quotation:

«The Old Norse word for Sami, especially from Trondelag and further north, was ‘fen’. This word has once developed a strong negative sound in many people’s ears. I remember growing up in the North that “Finnish” was something people avoided being shown to be. The word “lab” in turn originated from Finnish and Swedish, and early on became an international scientific term in Latin. In everyday Norwegian speech, the word “lap” has been popular since antiquity from parts of Nordland, where the Sami reindeer from the Swedish side came down annually to the coast. In addition, it also had a certain tradition in older Danish-Norwegian literature.

of approx. In 1850, immigration (of Kvens) from Finland to Finnmark and Troms increased sharply, and the old language is now problematic, especially the adjective “Finnish”, which has become ambiguous in that it can refer to both Finland and Sami (Finnish). This contributed to the Norwegian authorities’ switching to using “lap” and “labish” around Sami to separate them from the Kvens. This is probably why the word “patch” has been established as a slang term in the national language for some time to come.

In the midst of a policy of assimilation, the Sami forces took the initiative to change this term. It happened in connection with and around a lofty political organization before and around the First World War. In the 1921 parliamentary elections, a list called “Sami” in the election statistics mobilized the support of the North. Shortly before, in 1918, the “Swedish Lapperna newspaper” was replaced by the “Sami people’s own newspaper”, and in 1925 the magazine “Lappernes Ven” was merged with another edition of “Samenes Venn”, as was the case with the Norwegian Finnemisjonsselskap Later the Norwegian Sami mission.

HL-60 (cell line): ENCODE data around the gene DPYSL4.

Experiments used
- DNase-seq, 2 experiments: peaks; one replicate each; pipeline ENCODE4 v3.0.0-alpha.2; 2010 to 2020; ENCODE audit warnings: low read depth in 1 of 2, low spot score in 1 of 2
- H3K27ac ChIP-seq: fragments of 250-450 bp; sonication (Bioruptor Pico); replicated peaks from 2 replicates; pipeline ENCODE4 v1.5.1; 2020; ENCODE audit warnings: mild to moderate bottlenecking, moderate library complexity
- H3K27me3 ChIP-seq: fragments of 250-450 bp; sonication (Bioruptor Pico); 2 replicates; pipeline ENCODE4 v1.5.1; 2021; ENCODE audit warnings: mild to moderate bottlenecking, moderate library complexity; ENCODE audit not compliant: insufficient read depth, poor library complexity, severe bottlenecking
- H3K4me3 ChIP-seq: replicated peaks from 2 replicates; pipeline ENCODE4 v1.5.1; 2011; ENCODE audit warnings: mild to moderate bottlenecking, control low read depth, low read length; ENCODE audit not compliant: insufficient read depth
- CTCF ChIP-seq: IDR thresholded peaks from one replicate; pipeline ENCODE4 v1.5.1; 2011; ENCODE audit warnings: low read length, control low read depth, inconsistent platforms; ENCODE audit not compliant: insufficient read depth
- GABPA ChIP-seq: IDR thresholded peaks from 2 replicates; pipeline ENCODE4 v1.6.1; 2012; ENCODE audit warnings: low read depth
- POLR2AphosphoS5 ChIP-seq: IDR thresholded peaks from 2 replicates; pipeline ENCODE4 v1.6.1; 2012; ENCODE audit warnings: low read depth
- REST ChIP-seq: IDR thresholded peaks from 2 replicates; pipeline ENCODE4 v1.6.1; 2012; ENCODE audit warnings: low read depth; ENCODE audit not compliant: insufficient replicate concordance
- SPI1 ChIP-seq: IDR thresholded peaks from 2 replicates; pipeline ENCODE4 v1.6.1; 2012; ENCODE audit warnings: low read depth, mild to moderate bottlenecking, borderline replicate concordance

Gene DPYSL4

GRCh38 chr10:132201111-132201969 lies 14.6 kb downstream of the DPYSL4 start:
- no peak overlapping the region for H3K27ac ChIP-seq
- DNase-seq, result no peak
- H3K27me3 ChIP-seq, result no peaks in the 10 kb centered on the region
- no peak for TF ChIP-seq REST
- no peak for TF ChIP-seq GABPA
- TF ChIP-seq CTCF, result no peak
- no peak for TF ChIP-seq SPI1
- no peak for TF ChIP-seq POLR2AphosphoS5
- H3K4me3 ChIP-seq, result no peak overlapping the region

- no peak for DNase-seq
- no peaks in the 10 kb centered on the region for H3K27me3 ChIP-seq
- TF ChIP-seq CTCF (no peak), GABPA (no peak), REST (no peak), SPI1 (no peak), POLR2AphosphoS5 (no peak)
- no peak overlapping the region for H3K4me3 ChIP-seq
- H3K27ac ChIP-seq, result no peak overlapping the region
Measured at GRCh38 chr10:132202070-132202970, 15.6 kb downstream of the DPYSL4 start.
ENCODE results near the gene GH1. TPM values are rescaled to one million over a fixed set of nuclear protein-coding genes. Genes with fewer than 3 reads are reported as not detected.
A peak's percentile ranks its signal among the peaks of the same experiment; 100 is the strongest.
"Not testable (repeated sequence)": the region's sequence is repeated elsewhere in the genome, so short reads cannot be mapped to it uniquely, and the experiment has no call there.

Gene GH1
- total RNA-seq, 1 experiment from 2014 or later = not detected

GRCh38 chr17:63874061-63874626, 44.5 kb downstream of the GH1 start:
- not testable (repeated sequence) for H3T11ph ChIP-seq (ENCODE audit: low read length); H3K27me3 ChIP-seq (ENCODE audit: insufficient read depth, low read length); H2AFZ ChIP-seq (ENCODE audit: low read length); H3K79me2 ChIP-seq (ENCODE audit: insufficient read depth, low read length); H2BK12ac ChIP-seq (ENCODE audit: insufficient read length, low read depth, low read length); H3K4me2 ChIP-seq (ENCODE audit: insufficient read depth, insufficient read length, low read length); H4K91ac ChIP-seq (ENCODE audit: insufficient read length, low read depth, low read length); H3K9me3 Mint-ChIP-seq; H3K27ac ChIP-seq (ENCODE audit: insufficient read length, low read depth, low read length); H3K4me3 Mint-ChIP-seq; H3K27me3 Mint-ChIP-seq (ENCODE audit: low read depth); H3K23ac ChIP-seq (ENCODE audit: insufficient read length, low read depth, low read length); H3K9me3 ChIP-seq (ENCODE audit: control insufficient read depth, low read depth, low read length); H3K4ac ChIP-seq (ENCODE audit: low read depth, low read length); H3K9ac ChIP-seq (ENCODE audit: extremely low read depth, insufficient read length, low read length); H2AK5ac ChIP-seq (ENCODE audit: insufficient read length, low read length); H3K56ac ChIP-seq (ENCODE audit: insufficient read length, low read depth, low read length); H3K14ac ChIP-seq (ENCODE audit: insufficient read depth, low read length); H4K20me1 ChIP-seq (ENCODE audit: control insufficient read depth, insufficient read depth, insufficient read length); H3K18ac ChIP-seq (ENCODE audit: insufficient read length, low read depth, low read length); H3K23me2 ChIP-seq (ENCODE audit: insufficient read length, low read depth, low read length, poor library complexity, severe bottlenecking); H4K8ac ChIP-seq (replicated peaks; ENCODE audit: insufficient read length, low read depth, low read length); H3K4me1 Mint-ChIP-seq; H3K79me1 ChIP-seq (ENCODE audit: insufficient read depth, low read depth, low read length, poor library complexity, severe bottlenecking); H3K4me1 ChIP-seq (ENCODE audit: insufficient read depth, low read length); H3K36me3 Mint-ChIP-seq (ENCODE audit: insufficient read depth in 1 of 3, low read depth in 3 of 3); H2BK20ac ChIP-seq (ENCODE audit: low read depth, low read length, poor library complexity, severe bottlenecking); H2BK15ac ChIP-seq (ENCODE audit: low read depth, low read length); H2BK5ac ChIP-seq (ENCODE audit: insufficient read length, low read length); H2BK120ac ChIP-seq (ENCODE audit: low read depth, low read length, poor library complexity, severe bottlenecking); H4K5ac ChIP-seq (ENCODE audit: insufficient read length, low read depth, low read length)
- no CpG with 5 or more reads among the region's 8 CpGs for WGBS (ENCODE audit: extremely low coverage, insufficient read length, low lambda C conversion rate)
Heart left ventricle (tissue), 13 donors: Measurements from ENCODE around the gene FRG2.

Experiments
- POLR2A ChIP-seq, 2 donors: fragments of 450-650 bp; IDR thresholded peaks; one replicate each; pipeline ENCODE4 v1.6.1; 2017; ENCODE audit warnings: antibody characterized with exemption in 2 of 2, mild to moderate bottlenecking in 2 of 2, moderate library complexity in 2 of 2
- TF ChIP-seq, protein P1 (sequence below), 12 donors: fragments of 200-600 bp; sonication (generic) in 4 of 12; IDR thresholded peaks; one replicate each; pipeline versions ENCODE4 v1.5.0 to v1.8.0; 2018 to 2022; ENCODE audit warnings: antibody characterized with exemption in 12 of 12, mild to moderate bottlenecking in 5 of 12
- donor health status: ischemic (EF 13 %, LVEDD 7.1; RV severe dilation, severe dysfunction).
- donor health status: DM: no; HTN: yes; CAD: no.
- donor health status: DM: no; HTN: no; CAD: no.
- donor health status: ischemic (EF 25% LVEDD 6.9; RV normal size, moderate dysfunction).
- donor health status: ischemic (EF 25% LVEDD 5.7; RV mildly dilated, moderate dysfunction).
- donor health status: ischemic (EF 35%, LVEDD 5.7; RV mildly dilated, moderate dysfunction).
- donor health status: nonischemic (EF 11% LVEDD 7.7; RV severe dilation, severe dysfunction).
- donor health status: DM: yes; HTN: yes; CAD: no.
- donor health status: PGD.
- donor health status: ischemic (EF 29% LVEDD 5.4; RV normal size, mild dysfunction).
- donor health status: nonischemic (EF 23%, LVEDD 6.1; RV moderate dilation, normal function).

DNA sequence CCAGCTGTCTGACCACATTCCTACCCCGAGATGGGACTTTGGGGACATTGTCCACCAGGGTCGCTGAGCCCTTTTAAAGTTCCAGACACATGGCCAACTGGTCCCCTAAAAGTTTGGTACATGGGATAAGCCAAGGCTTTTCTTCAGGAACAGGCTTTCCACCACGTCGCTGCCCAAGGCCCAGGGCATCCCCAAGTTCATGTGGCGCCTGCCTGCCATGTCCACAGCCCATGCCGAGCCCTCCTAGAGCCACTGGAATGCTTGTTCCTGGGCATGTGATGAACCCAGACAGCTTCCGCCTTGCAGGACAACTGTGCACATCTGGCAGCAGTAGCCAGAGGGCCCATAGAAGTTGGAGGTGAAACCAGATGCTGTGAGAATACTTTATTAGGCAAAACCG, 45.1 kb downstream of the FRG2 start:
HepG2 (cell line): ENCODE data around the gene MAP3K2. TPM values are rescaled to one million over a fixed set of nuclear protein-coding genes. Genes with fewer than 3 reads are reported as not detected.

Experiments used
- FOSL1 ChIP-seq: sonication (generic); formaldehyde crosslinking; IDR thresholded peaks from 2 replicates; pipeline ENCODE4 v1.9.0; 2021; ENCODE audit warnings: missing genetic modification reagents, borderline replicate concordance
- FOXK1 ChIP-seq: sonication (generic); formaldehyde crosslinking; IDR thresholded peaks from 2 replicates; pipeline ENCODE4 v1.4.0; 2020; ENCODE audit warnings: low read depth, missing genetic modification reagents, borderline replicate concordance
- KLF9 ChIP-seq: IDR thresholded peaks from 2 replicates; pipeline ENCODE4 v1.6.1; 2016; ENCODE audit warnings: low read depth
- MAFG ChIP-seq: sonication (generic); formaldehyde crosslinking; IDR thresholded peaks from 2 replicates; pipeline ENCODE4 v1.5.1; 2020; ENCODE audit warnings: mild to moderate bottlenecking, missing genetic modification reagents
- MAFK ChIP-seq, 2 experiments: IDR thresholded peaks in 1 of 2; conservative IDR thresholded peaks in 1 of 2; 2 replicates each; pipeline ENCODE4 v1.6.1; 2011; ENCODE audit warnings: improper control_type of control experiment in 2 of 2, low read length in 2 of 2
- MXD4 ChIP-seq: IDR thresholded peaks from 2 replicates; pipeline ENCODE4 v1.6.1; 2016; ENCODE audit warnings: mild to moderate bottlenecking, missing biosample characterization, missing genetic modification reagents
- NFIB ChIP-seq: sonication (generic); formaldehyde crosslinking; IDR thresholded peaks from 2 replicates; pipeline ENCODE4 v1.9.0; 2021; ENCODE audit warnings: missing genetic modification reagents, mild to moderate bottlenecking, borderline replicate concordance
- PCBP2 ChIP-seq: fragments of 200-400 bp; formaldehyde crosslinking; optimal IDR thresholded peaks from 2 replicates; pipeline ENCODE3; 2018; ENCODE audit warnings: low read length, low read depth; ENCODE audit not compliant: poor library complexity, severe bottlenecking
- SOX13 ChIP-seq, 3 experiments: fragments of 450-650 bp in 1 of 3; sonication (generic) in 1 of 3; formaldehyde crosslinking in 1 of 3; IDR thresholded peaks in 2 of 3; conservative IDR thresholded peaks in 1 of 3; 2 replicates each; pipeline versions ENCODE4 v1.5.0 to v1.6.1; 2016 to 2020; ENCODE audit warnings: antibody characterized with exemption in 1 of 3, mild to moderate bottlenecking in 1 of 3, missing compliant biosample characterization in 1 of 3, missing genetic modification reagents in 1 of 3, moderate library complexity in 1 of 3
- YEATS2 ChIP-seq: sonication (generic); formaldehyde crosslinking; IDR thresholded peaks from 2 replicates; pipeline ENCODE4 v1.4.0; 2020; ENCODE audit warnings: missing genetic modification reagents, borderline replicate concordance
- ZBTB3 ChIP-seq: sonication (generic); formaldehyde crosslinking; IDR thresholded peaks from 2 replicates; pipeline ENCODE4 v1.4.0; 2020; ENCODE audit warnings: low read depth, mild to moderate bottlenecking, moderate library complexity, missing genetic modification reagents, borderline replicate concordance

Thus this arose out of a political desire on the part of the Sami, and then spread to the joint players of the Swedish and Norwegian Sami forces. It was not that the word ‘Sami’, ‘Samilites’ in the Sami language, was essentially a generic Semitic term for all Sami – this is probably in contrast to ‘samijila’, the generic word for the Sami language. In Kautukino, the word “sápmelaččat” hitherto referred to the reindeer herding Sami, while the permanent inhabitants were called “dálonat” (actually “farmers, home people”). There have also been differences in the nomenclature in other places where the Sami live.